Last month, the Central Bank Nigeria (CBN) paid for and received an international standard but locally sourced 12.5kg gold bar worth N268 million, which was processed by artisanal miners in Nigeria for its reserves. As it is, the gold does not only belong to Nigeria’s external reserves, but with the Presidential Artisanal Gold Mining Initiative (PAGMI) unveiled by President Muhammadu Buhari while receiving the cheque, CBN would now be able to boost gold reserves with naira.
As widely reported, the operations would help in diversifying the country’s revenue base as the sale of gold by artisanal miners and SMEs at accredited centres would help the government realise royalties and taxes from the sale of these assets.
The gold assets, which will be purchased in naira, will not only help to bolster foreign reserves, it will also provide a hedge against inflation and other economic volatilities associated with foreign currencies that are held in the reserves. This, indeed, is another mind-blowing initiative that has been recorded by the Federal Government, especially putting into consideration the surge in CBN’s initiatives to make the country self-reliant in so many resource areas since the advent of this administration. Although the gold story is gradually slipping into oblivion in the usual Nigerian way, the resounding and phenomenal interest it generated with regard to the country’s unexplored solid mineral resources is quite symbolic with open-ended resonance.
As elated as the Federal Government might have been over the development, the N268 million realised from that singular effort remains minuscule compared to the huge resources lost to illegal miners over the years. The importance of gold mining and processing in the country should never be underestimated as the wealth buried underground can only be imagined for now. Little wonder the attraction recently compelled a mining firm to commit $78 million (N28.5 billion) into a gold mining project in the country.
Despite the state of the country’s economy, prospects of Nigeria attaining success in its mining sector remain bright as the gold project is expected improve leapfrogging the mining sector’s current 0.11 per cent GDP contribution to the economy to about five per cent by 2025 in line with the present administration’s economic revolution.
However, in spite of the perceived allure in that regard, there is still an incomplete feeling in the face of over 44 different types of solid minerals scattered across the country, untapped and left in the hands of illegal miners made up of locals and foreigners to devour with the connivance of political and traditional leaders in the country.
On the current feat, that gave rise to the launch of PAGMI, it is already estimated that improved gold mining operations in the country would generate no fewer than 250,000 jobs and over $500 million annually in royalties and taxes to the Federal Government. This should, however, not call for too much celebration as the government needs to wake to the responsibility of doing more in the area of solid minerals exploitation for revenue boost and job creation. So many reasons, ranging from legal to the mundane, have been adduced as being responsible for the country not being able to adequately enjoy the resources freely given by God.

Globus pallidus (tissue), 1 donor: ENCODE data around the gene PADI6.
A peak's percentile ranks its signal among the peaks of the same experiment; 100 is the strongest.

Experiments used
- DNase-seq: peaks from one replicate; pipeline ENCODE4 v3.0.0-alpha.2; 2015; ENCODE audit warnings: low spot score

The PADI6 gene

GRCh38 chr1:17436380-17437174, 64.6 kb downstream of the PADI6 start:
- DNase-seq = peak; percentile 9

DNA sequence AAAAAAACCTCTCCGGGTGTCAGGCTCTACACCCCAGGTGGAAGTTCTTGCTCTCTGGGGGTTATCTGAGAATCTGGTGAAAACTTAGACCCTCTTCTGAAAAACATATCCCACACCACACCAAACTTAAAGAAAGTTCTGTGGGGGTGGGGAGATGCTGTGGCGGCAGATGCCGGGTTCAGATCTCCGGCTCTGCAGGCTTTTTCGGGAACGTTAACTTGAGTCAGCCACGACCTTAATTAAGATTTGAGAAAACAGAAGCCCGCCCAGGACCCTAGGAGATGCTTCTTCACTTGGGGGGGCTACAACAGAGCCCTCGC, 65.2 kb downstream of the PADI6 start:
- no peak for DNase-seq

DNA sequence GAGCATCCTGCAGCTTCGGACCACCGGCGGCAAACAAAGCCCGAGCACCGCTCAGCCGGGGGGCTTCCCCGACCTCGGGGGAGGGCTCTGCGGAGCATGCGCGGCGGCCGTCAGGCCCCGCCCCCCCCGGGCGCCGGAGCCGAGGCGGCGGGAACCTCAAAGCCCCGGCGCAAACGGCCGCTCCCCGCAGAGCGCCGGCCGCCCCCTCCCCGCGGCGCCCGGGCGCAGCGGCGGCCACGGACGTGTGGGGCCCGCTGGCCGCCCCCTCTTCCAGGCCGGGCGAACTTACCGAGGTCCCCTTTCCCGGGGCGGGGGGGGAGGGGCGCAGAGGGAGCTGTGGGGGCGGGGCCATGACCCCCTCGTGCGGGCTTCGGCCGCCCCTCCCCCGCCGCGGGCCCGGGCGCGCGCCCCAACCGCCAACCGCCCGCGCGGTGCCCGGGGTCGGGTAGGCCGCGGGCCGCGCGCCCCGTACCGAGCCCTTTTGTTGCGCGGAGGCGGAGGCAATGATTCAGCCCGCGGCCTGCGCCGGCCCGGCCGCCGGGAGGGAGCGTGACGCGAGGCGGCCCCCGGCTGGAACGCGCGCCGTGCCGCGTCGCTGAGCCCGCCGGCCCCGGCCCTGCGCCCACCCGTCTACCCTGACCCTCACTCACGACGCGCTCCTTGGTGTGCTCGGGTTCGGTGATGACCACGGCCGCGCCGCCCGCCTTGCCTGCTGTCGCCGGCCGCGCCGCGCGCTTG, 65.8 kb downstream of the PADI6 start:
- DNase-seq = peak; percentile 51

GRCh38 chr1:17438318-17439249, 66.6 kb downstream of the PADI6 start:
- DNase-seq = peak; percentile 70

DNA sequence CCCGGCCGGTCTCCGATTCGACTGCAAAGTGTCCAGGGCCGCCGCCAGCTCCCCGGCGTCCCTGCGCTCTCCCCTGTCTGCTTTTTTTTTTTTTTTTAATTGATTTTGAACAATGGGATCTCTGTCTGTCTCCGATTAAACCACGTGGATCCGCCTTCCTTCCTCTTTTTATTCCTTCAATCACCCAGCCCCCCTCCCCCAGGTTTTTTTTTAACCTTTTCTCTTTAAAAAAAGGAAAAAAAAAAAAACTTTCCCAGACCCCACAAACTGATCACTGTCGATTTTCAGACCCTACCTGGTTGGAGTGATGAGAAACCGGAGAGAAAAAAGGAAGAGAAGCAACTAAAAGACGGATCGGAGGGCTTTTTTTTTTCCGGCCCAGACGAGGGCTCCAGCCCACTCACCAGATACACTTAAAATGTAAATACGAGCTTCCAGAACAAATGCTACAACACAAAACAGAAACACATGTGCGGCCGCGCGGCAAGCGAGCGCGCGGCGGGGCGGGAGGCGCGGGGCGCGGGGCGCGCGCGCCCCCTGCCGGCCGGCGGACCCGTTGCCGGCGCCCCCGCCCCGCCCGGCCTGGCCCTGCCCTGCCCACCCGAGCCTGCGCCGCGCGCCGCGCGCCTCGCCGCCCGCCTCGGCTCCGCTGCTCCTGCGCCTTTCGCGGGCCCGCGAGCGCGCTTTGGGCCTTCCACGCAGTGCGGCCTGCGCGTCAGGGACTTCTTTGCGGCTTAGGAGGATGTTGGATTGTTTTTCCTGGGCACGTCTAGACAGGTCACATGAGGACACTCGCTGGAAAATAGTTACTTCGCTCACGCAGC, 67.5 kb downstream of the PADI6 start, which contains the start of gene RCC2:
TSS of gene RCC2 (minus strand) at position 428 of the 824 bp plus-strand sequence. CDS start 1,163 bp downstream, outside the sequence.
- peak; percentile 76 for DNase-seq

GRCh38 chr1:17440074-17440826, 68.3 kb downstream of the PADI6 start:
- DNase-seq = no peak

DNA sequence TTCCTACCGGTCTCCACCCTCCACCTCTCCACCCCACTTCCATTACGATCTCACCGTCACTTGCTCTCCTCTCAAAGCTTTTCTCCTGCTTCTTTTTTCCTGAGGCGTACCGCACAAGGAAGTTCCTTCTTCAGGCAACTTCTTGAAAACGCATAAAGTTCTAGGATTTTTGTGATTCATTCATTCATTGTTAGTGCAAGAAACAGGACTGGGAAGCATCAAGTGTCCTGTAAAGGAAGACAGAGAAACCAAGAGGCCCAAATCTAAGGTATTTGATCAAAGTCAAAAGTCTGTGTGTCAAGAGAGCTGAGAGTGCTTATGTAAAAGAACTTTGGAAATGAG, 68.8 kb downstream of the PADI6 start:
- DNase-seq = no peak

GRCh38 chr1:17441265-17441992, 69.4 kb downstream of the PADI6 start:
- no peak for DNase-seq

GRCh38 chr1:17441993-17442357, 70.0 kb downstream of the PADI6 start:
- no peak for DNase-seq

The hitches, which we believe are easily surmountable by any serious government, include lack of enabling environment for mining operators; ambiguity of the Land Use Act vis-a-vis the Solid Mineral Department Act, 2007 as it relates to the ownership and control of resources. Although the current administration has demonstrated a more serious commitment to diversification, the complaints emanating from stakeholders in the mining sector still border much on the past order.
While most African countries without oil have made significant use of resources from solid minerals to develop their economies, the case of Nigeria is different as revenue to the Federation Account from mining has been on the downswing with each head at the Ministry of Mines and Steel Development lamenting over multiple frustrations. From estimation, the solid mineral resources in the country that are not recorded and not captured in revenue of government account for about 95 per cent of what is mined and exported.
The situation has become so frustrating that even the Federation Account Allocation Committee (FAAC) had complained over consistent dip in revenue flow from mines and steel sources, prompting the setting up of a committee to liaise with the ministry on strategies to improve revenue generation from the sector. From observation, the general lack of continuity in policies and implementation especially with regard to government projects and resources has also not done the country any good. While the country venerates the PAGMI project and subsequent expectations, we, however, advise that more of such should be extended to other profitable solid mineral resources, not just to boost revenue, but to give employment to the army of idle youths in the country.
Government should also not continue to look the other way, but ensure that revenue generated from artisanal miners’ activities are recorded and work out ways to block leakages from illegal mining accruals as blockage of such leakages and proper recording would boost the economy and encourage more people to go into mining. More urgent is the need to eliminate the activities of illegal miners and by dealing decisively with foreigners, who breach the country’s immigration laws to engage in illegal mining activities.